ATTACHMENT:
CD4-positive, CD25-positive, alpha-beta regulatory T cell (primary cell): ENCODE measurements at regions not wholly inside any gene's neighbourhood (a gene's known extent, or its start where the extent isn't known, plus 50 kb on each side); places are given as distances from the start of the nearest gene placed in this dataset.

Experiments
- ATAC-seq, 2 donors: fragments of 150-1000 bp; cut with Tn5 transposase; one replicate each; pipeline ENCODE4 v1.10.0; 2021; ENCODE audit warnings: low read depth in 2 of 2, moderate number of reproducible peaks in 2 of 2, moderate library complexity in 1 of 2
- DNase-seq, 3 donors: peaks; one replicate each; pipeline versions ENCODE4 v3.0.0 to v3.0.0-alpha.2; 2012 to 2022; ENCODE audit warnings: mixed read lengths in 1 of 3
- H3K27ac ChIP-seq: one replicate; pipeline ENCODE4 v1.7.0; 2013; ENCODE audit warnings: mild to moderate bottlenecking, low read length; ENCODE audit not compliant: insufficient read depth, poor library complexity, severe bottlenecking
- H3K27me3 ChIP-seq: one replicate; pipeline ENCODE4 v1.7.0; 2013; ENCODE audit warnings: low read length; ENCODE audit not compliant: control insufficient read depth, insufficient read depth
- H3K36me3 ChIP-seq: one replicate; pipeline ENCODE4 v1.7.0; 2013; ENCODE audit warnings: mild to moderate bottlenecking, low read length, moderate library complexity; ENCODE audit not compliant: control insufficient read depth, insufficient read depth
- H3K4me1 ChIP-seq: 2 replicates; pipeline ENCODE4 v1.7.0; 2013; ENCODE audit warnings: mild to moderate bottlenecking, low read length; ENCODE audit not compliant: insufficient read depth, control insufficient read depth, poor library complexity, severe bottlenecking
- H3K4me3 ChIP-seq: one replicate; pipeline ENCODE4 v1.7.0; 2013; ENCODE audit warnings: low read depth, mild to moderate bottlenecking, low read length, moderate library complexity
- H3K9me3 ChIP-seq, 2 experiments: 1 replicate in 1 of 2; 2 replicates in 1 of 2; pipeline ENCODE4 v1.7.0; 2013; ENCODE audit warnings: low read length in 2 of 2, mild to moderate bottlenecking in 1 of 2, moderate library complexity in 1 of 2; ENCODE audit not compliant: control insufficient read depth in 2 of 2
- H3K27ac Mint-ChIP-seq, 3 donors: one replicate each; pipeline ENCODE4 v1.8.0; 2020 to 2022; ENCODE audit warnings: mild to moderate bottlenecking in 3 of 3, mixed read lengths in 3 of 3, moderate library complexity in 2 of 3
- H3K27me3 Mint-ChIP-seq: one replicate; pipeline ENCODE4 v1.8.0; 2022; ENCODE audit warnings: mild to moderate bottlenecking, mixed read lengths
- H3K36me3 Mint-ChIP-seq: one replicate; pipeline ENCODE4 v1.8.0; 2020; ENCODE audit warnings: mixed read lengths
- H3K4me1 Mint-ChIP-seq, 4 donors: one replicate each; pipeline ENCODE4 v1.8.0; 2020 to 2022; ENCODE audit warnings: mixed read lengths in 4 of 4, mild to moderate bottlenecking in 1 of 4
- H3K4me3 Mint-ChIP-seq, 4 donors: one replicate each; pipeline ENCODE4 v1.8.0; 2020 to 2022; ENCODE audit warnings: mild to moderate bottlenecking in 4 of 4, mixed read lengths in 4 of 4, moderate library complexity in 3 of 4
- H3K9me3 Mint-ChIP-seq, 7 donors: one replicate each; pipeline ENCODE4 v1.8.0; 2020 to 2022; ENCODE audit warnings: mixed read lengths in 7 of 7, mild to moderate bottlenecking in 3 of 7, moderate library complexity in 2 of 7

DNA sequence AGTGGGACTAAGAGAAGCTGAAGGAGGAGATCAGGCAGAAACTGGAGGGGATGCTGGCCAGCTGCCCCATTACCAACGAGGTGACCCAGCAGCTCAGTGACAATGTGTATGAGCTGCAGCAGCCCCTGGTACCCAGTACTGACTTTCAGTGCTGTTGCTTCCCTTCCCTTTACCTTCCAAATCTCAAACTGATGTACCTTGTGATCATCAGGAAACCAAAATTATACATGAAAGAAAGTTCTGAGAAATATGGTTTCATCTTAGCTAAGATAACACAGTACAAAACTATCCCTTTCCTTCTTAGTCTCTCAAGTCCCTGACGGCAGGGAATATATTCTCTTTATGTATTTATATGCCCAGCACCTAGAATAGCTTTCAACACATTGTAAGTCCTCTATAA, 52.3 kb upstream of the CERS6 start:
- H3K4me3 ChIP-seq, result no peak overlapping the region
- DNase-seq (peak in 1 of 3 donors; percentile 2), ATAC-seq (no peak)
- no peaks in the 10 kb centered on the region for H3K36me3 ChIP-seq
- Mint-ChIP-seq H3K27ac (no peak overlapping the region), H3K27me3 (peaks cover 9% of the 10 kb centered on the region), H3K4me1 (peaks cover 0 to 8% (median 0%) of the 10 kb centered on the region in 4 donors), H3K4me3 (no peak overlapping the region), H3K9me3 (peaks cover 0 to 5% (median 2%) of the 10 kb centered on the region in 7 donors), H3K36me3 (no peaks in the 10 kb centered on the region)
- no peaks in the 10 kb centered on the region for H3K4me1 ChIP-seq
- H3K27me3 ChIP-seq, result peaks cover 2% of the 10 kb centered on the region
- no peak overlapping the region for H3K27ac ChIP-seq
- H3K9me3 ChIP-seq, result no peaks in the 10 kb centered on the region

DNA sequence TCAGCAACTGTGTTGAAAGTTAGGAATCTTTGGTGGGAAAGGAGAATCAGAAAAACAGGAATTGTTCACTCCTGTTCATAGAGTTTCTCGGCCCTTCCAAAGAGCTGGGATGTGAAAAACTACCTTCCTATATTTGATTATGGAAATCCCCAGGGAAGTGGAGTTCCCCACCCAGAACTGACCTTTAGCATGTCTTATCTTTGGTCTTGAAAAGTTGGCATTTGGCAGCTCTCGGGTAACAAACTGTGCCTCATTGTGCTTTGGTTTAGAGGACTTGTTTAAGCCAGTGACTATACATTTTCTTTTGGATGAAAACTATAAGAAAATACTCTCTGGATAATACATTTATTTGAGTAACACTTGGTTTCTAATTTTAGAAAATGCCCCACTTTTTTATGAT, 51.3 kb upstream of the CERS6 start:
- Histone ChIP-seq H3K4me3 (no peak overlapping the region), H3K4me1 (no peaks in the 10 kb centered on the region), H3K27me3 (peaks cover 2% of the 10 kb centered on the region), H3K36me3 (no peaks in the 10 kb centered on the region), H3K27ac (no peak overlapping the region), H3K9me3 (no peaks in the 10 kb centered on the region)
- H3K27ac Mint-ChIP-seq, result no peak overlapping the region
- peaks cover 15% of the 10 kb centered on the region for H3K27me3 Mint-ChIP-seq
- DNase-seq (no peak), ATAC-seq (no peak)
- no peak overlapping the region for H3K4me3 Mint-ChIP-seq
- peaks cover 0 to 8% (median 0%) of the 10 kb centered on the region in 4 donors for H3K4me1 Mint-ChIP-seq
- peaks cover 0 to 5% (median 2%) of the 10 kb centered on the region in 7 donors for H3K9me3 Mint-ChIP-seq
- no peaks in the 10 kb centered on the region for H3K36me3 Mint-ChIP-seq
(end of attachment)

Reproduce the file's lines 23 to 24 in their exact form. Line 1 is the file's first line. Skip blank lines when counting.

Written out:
- H3K27me3 ChIP-seq, result peaks cover 2% of the 10 kb centered on the region
- no peak overlapping the region for H3K27ac ChIP-seq